Among 538 clients of a Smokers Clinic who were treated with 2-mg nicotine chewing gum, 34 (6.3%) were still using the gum at one-year follow-up. This group represented 25% of lapse-free abstainers. At one-year follow-up, long-term gum users were using an average of 6.8 pieces of gum per day. Long-term gum users were similar to treatment failures in cigarette consumption and tobacco dependence, while "gum-free" successes were significantly lighter and less-dependent smokers. Long-term gum users used more gum during the four weeks of treatment than treatment failures, who in turn used more than the gum-free successes. It is suggested that for many the long-term use of gum was an essential ingredient of their success. Long-term gum users gained significantly less weight than other long-term treatment successes.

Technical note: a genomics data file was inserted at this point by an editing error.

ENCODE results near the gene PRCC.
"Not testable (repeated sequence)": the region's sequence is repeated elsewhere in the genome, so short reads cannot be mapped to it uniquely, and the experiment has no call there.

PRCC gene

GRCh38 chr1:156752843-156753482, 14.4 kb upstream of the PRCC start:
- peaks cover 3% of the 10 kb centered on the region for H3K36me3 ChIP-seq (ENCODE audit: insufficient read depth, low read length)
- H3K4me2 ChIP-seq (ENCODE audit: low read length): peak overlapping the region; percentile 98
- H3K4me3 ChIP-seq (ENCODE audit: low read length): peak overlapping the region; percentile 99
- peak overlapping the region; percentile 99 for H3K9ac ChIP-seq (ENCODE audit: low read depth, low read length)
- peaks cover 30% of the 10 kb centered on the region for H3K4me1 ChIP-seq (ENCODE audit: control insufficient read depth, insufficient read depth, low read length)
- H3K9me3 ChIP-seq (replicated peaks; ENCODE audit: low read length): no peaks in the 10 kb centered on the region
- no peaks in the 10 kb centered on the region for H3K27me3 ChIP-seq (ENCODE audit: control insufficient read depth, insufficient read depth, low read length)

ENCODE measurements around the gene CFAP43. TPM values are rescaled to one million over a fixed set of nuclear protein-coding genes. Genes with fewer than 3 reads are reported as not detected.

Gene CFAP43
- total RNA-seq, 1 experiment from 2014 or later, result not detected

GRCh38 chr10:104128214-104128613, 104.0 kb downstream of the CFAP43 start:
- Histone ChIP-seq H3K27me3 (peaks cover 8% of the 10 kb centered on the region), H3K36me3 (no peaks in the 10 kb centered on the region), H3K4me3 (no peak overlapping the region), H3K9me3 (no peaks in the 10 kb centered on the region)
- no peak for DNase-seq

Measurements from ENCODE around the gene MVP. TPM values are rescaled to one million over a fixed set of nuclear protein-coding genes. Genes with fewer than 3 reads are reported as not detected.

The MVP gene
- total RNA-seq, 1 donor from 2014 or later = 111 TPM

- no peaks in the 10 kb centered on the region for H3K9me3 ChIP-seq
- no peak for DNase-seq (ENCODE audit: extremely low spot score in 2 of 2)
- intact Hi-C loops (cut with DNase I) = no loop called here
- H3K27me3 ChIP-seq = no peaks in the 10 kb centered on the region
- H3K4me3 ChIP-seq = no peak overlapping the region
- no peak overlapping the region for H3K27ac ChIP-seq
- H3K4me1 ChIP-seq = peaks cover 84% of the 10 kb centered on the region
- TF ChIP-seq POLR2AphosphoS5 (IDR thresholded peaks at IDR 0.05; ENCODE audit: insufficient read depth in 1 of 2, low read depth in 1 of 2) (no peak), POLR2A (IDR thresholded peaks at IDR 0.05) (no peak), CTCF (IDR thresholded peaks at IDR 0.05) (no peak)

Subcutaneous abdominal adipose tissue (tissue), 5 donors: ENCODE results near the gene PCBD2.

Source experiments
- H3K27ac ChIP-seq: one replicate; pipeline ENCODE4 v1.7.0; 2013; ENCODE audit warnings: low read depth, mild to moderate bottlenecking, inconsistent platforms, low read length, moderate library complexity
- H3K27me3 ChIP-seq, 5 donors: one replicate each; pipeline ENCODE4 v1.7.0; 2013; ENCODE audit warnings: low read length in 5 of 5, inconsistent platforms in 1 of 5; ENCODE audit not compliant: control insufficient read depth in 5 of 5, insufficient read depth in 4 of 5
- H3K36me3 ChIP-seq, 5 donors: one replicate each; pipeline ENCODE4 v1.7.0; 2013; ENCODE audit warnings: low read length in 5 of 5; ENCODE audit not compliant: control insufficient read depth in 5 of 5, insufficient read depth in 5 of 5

Peter Hajek, Paul Jackson, Michael Belcher. Long-term Use of Nicotine Chewing GumOccurrence, Determinants, and Effect on Weight Gain. JAMA. 1988;260(11):1593–1596. doi:10.1001/jama.1988.03410110101035